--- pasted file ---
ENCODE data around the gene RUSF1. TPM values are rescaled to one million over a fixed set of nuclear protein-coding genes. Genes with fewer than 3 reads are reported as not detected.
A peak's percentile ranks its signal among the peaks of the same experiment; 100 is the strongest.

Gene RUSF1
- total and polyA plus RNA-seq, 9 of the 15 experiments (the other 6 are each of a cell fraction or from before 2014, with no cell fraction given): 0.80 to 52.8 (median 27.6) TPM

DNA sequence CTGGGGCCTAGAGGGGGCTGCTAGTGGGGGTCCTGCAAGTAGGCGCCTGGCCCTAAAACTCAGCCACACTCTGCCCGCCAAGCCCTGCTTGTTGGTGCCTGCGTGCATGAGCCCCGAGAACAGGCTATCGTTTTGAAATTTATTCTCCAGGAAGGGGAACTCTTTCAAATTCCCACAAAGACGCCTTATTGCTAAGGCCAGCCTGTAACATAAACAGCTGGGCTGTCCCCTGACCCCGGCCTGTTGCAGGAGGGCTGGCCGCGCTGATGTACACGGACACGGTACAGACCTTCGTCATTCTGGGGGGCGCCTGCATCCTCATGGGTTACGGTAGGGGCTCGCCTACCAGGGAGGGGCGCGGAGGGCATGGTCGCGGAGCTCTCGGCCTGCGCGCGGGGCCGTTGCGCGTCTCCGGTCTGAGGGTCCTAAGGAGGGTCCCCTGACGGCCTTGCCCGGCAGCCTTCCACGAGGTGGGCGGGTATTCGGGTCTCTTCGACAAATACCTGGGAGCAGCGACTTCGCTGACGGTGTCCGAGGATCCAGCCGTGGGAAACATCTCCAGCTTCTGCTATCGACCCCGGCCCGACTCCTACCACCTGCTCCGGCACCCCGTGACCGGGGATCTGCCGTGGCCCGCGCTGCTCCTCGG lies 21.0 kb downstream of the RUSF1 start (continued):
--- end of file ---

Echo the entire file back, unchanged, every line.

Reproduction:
ENCODE data around the gene RUSF1. TPM values are rescaled to one million over a fixed set of nuclear protein-coding genes. Genes with fewer than 3 reads are reported as not detected.
A peak's percentile ranks its signal among the peaks of the same experiment; 100 is the strongest.

Gene RUSF1
- total and polyA plus RNA-seq, 9 of the 15 experiments (the other 6 are each of a cell fraction or from before 2014, with no cell fraction given): 0.80 to 52.8 (median 27.6) TPM

DNA sequence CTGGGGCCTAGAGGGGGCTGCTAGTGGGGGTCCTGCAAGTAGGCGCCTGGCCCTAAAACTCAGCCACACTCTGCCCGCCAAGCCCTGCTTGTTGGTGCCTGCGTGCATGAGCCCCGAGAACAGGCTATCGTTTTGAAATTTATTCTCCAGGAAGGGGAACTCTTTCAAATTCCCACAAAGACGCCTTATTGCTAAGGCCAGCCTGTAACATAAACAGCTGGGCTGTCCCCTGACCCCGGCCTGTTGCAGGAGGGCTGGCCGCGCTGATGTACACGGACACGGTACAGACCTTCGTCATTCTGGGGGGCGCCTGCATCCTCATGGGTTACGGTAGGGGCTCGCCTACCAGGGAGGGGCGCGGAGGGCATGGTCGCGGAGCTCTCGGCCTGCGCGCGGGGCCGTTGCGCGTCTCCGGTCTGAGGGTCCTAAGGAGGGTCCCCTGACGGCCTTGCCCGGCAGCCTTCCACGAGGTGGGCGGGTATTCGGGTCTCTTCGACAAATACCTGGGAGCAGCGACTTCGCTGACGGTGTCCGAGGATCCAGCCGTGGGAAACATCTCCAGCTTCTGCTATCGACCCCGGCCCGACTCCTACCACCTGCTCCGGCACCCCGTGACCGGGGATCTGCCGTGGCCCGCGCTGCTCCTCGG lies 21.0 kb downstream of the RUSF1 start (continued):